Sir: The article Remembering Hampton Court (No. 55) though excellent in its appraisal of the Authorised version, suffers from amnesia concerning the so-called Conference which was rather an informal, summing-up chat in the King’s quarters after substantial reforms had been made in Convocation.
Far from only one puritan being present, most of the clergy and politicians who took part were strong on the doctrines of grace. Who would reject Chaderton’s, Knewstub’s, Spark’s, Reynold’s and Field’s credentials? Whitgift and Bancroft were men of the Lambeth Articles. However, Reynolds and Spark, thought wrongly nowadays to have represented the ultra-puritan side, were certainly weak in displaying their Puritanism. Reynolds is even criticized by modern ‘Reformed’ men for suggesting a new translation in the first place on the grounds that the Geneva Bible was already the non plus ultra version.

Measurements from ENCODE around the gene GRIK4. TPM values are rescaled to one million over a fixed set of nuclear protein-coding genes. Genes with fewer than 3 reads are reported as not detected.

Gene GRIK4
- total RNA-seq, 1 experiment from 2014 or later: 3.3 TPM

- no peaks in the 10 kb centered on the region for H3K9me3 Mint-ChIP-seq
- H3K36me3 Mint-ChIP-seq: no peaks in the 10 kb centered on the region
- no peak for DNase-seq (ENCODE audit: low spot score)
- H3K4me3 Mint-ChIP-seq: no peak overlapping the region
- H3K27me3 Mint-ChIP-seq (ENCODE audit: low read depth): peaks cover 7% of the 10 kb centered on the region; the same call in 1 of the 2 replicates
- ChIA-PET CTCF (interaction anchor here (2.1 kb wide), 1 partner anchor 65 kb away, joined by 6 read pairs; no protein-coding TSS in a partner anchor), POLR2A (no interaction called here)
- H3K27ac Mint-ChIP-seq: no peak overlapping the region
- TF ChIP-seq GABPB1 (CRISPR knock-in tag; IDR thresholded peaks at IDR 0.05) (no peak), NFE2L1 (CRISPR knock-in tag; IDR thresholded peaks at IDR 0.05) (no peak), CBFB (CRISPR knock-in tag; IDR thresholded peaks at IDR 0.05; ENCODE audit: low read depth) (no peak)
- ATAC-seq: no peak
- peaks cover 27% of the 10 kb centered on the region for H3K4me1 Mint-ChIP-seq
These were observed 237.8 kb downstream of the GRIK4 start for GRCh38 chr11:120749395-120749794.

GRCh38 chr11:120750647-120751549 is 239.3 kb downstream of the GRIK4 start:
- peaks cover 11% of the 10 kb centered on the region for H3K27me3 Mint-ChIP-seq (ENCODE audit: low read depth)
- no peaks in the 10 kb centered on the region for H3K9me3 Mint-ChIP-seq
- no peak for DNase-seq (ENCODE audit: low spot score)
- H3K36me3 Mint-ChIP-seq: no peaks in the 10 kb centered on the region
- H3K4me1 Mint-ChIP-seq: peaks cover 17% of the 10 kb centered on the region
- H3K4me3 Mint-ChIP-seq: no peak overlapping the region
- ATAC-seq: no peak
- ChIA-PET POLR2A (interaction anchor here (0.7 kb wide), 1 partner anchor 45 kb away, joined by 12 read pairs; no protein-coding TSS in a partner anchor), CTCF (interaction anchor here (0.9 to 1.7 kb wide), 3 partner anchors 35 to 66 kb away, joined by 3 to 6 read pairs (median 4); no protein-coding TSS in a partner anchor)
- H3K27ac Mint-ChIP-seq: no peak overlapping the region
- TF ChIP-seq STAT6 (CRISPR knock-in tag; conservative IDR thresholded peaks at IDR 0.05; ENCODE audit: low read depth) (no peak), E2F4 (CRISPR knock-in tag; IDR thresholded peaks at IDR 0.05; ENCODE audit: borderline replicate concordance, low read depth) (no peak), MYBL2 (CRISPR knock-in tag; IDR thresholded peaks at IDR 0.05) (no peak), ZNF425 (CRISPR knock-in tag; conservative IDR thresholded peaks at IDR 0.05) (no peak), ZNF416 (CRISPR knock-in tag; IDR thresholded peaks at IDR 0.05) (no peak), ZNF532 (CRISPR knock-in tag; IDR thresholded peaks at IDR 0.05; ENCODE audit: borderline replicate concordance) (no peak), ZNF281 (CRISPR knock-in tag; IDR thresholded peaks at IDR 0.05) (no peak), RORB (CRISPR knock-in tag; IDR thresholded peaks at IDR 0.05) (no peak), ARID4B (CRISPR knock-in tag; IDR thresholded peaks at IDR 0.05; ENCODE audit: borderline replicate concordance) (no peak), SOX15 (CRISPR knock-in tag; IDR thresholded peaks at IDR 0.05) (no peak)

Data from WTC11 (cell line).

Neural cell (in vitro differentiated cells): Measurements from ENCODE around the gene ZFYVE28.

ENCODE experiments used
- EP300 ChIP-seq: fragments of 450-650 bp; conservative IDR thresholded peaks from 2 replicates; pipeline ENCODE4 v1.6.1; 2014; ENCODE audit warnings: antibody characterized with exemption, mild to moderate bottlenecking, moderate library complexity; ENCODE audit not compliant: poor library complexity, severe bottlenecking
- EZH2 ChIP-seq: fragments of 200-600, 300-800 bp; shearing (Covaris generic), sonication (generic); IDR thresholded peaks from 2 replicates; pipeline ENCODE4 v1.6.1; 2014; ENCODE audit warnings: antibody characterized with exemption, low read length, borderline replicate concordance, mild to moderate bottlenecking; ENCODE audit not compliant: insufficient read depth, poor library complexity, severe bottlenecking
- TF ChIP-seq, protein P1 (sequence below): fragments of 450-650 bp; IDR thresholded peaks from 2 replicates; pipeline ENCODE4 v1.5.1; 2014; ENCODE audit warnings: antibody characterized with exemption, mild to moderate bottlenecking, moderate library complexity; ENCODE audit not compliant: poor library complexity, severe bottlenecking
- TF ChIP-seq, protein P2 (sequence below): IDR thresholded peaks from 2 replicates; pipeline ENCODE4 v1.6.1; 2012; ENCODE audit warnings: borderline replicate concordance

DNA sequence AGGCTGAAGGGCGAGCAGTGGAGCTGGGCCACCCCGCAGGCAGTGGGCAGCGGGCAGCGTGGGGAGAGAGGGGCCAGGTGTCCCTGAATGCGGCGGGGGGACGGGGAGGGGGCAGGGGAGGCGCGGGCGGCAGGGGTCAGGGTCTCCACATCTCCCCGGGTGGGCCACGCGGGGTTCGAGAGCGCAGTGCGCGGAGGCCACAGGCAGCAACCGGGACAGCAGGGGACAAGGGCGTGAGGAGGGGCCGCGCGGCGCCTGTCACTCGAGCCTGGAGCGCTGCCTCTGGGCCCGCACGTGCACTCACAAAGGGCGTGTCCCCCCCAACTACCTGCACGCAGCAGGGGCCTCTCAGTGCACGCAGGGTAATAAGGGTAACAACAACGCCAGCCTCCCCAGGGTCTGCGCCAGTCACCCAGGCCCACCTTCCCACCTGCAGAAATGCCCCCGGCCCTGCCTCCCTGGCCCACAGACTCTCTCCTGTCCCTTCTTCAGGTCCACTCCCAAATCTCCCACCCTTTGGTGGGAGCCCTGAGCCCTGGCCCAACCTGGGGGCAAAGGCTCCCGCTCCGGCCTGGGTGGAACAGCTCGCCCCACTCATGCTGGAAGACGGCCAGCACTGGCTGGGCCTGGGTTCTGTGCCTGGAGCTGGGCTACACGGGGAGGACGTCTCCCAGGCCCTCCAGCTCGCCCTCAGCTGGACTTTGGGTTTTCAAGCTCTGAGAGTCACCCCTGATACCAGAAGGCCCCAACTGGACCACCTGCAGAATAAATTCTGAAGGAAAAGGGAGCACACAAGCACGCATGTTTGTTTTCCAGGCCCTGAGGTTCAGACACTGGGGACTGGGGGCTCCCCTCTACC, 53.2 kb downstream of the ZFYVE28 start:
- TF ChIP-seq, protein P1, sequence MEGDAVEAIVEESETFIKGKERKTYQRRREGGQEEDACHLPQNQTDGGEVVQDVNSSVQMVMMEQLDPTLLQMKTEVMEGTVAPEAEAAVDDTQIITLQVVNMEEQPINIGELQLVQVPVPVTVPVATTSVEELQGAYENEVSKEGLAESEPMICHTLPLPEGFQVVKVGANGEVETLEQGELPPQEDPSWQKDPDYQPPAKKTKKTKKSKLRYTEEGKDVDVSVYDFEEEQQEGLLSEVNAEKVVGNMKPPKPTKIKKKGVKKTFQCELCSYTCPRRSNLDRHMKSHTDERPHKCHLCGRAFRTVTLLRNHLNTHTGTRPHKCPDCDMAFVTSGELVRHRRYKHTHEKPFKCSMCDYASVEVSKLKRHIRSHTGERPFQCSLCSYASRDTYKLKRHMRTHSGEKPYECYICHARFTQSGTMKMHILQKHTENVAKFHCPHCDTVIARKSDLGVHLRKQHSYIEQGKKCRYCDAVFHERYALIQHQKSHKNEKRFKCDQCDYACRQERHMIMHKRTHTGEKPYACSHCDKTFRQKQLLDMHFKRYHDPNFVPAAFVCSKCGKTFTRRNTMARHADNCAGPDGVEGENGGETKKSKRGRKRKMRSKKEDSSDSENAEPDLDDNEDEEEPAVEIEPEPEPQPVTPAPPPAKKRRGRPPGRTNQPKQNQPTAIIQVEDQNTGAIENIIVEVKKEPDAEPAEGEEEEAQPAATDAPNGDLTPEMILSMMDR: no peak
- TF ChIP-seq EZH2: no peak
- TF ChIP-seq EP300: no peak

Besides laying the foundation stone of the AV, mostly through the untiring efforts of the King, the clergy at Hampton Court agreed that a public confession of faith was necessary as a sign of eligibility for the Lord’s Supper. They emphasised the importance of preaching the New Birth and true prayerful worship and opposed High Church externals. The King not only agreed to a relaxing of vestment strictures but even allowed the Lancastrian ‘prophets’ to abolish them. The bulk of the ministers confessed that they wished to keep in fellowship with the Reformed churches on the Continent, especially the Calvinistic, and accused the ultra-puritans (as Bullinger, Calvin, Gualter, Beza, Foxe, Jewel, Grindal and Whitgift had done) of leaving such paths. A compromise was attained regarding Confirmation. Local pastors should catechize the Confirmation candidates and test their faith before inviting the bishop to take the actual confirmation ceremony. All agreed to remove all symptoms of profanation from the Lord’s Day. The King requested that all that was ‘scandalous, dangerous and frivolous’ should be removed from the church and that secular courts should not dictate church policy especially regarding excommunication. Actually, in this matter, James was more Reformed than the Continental Reformers. So, too, the King made profoundly Reformed statements, second to none, regarding justification, election and predestination. Thus, far from being a flop, the talks were a major success on the way to true Reform and paved the way for the staunch British stand for the Reformed Faith at the Synod of Dort.